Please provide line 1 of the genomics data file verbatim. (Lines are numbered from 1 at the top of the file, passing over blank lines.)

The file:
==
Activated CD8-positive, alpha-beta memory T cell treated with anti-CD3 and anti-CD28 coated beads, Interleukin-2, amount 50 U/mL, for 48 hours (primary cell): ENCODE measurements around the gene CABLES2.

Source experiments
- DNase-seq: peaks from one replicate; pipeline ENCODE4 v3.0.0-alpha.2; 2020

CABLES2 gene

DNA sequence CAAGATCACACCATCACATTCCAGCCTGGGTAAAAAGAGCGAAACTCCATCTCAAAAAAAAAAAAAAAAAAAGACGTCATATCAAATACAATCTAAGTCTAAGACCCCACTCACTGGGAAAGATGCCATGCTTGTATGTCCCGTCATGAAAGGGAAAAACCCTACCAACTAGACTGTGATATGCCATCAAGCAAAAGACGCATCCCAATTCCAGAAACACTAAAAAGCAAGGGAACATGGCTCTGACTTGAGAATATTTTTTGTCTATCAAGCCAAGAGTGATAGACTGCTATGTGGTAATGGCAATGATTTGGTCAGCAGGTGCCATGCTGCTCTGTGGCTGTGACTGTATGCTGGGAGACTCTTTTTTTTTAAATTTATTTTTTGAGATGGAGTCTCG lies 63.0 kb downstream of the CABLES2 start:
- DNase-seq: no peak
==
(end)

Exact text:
Activated CD8-positive, alpha-beta memory T cell treated with anti-CD3 and anti-CD28 coated beads, Interleukin-2, amount 50 U/mL, for 48 hours (primary cell): ENCODE measurements around the gene CABLES2.